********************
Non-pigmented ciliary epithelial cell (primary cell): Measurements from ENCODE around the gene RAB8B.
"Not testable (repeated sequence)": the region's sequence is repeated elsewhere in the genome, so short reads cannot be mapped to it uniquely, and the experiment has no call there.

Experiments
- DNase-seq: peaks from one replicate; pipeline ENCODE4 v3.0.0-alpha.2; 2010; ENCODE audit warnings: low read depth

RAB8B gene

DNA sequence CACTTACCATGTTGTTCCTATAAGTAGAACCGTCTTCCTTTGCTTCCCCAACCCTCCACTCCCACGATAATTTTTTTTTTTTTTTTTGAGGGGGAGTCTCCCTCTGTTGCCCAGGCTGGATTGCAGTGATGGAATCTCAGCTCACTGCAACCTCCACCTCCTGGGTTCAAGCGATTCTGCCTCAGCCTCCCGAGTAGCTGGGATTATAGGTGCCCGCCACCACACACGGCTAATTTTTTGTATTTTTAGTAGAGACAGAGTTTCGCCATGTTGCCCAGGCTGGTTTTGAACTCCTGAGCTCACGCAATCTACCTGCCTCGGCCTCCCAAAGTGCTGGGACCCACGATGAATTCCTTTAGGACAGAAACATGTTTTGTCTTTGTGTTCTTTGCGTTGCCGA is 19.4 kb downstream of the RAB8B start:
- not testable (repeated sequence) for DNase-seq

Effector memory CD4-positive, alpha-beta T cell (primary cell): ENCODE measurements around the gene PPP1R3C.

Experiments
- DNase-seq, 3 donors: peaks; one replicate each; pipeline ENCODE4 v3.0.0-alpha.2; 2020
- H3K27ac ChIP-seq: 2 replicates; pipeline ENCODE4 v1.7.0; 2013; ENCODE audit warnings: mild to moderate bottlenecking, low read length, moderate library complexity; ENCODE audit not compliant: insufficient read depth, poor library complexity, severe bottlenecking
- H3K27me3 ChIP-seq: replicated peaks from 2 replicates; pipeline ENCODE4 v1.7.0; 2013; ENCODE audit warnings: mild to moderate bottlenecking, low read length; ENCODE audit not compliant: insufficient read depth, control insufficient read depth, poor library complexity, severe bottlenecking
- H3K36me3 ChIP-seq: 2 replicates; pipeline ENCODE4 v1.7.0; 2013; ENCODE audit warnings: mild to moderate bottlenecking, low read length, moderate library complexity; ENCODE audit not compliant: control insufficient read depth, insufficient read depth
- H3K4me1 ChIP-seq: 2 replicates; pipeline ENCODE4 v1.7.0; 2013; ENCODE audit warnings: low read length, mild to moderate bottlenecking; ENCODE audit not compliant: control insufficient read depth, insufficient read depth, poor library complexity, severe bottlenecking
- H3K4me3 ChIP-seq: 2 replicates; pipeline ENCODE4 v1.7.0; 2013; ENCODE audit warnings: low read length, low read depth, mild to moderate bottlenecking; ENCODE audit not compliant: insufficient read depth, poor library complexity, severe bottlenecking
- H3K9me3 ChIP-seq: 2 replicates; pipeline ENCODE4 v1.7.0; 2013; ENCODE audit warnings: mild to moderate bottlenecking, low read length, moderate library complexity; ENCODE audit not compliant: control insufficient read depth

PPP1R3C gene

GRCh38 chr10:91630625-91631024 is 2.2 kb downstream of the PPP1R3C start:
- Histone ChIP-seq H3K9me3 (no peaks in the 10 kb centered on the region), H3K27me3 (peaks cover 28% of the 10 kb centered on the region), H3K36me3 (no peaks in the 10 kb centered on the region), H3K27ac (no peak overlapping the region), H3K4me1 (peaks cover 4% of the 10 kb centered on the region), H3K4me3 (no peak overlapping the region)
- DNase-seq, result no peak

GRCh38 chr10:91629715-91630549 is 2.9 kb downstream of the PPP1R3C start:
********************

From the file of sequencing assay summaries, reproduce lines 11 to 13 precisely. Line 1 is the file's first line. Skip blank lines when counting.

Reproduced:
- H3K27ac ChIP-seq: 2 replicates; pipeline ENCODE4 v1.7.0; 2013; ENCODE audit warnings: mild to moderate bottlenecking, low read length, moderate library complexity; ENCODE audit not compliant: insufficient read depth, poor library complexity, severe bottlenecking
- H3K27me3 ChIP-seq: replicated peaks from 2 replicates; pipeline ENCODE4 v1.7.0; 2013; ENCODE audit warnings: mild to moderate bottlenecking, low read length; ENCODE audit not compliant: insufficient read depth, control insufficient read depth, poor library complexity, severe bottlenecking
- H3K36me3 ChIP-seq: 2 replicates; pipeline ENCODE4 v1.7.0; 2013; ENCODE audit warnings: mild to moderate bottlenecking, low read length, moderate library complexity; ENCODE audit not compliant: control insufficient read depth, insufficient read depth